Wendy and her husband Eddie have a solid partnership.Â They have taken each health challenge with focus and determination to help Wendy resume her full personal and professional life.
â€śIt Changed My Lifeâ€ť
Like so much of medicine, the answers were tucked in across disciplines.Â Each person from technician to clinician to surgeon brought a critical piece of information to the diagnostic and treatment puzzle.Â
Since the creation of that barrier to slow the inner ear messaging to Wendyâ€™s brain, she has been able to resume her active life.Â She encourages others by sharing her story on blogs and message boards with other patients as far away as Germany.
Wendy tears up when she speaks of Drs. Beatty, Blum and her entire Mayo Clinic experience, â€śWhen you say the needs of the patient come first, you really mean it,â€ť she says. â€śFinally finding the answers at Mayo Clinic changed my life.â€ť
I was recently diagnosed with SSCD and defect of the tegmen tympani. 54 days ago I began having pulsatile tinnitus in my left ear and after several doctor visits a CT scan from the ER revealed the problem. I am at a lost here in Orlando, Florida, as there are not many physicians aware of this condition. Any help in guiding me to perhaps a doctor in my area? I only have this one symptom and hope and pray it stays that way. I also do not want brain surgery, so any help would be so appreciated. Thank you, Rose
I also have semicircular canal dehiscence syndrome in both ears. I recently visited Mayo Clinic in Rochester where they were able to diagnose this. After reading your story, I am VERY curious as to whether or not I might be a candidate for this procedure instead of risking one of the other two. I teach music and English as a Second Language, so my hearing is extremely important to my being able to earn a living. Any suggestions on how to explore this option?
My wife has been suffering from scsd for about 5 years. Unfortunately it seems to be getting worse. With being a mother to four kids its getting close to being unmanageable.
I was very excited to read about Wendy's story and her recovery from scsd. I was amazed there is a way of fixing the problem without major surgery. We live in Australia and love to hear if this treatment is being performed in this country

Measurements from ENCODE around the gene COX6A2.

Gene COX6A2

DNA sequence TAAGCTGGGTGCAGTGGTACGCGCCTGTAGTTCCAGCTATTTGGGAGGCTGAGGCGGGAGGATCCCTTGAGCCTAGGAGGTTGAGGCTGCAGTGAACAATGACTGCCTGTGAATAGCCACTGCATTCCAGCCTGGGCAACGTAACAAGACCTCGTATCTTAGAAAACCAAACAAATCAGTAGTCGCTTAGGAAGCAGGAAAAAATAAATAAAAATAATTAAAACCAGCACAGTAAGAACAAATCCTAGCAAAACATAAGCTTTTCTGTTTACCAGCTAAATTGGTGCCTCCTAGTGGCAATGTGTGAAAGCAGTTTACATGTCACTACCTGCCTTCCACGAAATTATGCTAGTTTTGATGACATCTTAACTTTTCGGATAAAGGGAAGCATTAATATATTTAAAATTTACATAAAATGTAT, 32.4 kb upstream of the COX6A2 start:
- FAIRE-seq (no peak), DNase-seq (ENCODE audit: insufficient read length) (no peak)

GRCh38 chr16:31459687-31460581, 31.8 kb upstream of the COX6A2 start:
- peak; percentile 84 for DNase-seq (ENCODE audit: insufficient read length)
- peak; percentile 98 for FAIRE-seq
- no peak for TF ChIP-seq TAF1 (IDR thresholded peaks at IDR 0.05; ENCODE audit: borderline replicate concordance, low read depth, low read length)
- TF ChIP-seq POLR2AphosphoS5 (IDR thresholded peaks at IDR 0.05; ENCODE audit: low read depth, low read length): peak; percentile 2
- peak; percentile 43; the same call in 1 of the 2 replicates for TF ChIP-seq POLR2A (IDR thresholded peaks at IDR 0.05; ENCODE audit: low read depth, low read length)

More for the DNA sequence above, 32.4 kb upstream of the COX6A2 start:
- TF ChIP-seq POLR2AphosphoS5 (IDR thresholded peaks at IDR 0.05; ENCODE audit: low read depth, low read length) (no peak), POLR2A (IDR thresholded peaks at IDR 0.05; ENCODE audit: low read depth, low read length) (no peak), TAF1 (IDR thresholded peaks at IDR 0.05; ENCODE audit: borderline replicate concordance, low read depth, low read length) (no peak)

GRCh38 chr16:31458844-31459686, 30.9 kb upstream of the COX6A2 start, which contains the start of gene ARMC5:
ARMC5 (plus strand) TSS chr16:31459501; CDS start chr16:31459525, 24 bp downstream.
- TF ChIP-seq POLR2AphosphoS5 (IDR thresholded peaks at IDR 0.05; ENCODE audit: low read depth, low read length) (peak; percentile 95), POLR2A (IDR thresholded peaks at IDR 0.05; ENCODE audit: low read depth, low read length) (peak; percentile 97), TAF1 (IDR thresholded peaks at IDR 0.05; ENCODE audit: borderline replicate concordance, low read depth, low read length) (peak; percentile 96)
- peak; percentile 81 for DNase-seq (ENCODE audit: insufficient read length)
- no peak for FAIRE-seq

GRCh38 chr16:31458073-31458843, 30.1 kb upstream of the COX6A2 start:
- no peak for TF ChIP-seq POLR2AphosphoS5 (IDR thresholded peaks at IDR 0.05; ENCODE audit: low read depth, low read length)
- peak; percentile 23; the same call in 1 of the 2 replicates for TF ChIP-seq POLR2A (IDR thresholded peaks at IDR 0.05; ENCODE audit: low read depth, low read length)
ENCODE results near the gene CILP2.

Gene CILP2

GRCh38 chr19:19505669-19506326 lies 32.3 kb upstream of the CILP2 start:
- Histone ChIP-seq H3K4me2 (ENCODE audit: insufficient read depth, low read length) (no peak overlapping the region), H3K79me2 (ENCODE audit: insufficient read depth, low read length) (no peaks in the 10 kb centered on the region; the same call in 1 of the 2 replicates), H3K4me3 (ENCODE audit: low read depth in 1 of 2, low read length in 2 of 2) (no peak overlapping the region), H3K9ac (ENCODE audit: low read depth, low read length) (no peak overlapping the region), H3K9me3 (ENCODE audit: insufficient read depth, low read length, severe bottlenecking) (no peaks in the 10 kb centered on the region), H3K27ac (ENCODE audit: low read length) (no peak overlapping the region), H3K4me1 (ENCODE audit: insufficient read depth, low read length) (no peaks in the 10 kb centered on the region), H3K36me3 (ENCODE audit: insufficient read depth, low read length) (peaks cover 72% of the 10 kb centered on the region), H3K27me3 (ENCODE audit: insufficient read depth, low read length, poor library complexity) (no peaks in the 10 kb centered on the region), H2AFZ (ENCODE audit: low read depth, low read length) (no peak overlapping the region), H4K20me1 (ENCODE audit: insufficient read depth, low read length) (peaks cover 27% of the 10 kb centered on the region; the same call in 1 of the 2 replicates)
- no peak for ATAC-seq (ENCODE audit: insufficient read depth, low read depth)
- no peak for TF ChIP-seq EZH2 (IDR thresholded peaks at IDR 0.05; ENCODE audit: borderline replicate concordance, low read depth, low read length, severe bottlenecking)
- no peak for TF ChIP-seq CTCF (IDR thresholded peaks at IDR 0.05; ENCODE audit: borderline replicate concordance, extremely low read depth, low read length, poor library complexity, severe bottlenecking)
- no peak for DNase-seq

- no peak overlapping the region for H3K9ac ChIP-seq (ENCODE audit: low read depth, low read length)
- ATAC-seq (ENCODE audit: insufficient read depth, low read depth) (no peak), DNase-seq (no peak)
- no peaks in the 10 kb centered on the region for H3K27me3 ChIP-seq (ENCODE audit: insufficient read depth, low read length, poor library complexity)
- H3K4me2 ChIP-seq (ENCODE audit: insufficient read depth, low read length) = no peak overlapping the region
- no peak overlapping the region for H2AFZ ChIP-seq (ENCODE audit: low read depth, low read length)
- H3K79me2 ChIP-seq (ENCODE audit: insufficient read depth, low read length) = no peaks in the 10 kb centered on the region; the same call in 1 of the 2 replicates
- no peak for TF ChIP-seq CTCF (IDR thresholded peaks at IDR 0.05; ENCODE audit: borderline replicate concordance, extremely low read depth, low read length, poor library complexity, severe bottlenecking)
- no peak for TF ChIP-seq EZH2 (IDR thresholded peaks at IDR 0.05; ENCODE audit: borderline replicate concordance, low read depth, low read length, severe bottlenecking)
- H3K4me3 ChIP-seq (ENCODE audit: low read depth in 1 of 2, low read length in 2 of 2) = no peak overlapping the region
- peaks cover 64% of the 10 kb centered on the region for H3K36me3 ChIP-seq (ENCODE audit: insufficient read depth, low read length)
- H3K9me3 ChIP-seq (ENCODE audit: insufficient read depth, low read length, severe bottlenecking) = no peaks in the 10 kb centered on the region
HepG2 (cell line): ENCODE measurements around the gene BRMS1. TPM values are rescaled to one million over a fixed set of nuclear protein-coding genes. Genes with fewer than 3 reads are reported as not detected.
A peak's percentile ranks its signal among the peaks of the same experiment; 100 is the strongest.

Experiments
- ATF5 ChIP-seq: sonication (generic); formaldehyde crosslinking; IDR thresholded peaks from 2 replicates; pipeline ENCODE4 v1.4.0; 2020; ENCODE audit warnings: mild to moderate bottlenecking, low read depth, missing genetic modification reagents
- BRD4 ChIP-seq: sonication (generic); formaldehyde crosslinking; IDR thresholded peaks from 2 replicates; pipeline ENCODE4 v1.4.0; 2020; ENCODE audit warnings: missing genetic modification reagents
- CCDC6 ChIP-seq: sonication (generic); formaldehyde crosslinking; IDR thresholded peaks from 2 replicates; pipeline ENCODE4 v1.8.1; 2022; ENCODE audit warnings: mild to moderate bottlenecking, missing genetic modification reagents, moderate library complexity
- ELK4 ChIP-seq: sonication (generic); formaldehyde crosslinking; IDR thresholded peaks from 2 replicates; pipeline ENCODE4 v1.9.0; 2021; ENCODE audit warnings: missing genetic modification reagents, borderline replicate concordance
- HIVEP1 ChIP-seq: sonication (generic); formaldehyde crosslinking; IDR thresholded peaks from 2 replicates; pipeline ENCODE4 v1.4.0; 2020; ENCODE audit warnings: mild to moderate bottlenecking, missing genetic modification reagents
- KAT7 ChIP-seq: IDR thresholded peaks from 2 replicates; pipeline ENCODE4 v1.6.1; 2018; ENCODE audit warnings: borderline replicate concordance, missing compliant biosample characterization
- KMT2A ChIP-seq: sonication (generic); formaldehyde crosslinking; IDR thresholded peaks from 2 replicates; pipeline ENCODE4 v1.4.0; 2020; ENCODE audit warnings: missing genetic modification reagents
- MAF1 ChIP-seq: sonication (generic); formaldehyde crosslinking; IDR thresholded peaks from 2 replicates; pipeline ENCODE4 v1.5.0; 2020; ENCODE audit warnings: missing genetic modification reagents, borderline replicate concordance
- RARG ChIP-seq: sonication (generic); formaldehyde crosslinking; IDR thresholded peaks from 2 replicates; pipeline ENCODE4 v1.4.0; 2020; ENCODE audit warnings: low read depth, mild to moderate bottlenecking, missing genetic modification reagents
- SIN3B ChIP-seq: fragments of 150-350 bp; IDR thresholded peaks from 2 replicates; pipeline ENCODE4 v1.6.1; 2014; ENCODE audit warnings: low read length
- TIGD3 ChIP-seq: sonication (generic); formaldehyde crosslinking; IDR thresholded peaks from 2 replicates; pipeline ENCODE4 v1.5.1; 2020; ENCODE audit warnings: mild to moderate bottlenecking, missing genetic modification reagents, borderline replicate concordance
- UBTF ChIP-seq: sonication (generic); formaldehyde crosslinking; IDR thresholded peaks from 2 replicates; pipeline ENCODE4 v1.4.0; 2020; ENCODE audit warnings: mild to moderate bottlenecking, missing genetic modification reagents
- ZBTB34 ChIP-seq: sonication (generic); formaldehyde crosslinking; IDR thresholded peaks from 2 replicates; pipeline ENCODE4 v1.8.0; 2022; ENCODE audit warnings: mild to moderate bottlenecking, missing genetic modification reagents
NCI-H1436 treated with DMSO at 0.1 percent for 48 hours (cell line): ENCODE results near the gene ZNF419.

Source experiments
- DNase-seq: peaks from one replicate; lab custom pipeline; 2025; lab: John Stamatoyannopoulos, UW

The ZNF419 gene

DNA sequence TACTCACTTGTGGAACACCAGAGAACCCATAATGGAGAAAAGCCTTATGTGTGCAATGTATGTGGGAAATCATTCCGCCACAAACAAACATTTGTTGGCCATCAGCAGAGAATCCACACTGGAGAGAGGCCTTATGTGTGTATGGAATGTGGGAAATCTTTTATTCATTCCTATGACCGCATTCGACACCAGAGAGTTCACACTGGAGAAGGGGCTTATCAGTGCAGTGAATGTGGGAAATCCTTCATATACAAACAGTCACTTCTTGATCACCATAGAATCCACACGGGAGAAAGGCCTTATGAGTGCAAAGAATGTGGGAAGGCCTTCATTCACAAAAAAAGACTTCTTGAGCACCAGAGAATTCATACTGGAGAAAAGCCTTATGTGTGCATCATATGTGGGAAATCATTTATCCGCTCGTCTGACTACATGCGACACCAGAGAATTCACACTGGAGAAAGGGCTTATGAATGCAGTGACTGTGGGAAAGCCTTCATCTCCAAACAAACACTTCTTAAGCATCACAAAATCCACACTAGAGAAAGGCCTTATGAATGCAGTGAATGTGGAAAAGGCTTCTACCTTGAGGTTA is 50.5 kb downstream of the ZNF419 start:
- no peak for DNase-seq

Would like to hear from Bagguy regarding the newest procedure outcome relative to the partial and reversible surgical option from 7/14. I was just diagnosed today and this is the option that was offered but since so new, cannot yet find but one article from otologist who does. Have seen that John Hopkins does not do yet? and that is where Dr. Minor works....any input on the third procedure outcomes? My main problem is tinnitus (constant) and heart beat in left ear....some autophony and some trouble focusing eyes at times.....thanks.
Thank you for the quick response. I chose to write to you because your
symptoms mimic mine. Unfortunately I am a music teacher and singer and the
low tones drive me crazy in my head. I have to get it fixed or I can't
continue teaching. If I had any other sort of job it might be tolerable. I
have an appointment in a couple of weeks to decide what I'm going to do.
Hello my name is Tab!!
I want to give you some advice about surgery options! I had Transmastoid,
mini middle fossa, resurfacing and reinforcing the Dura floor. The last two
surgeries were revisions on the left side. Second revision on the left was
just to go in and look at previous plugging procedures! That was performed
December 22 of 2015 and the revision before that was on June 9, 2013. The
surgeries were performed at mayo clinic Hospital in Phoenix Arizona!! The
two surgeons and myself agreed on a middle fossa approach and when I woke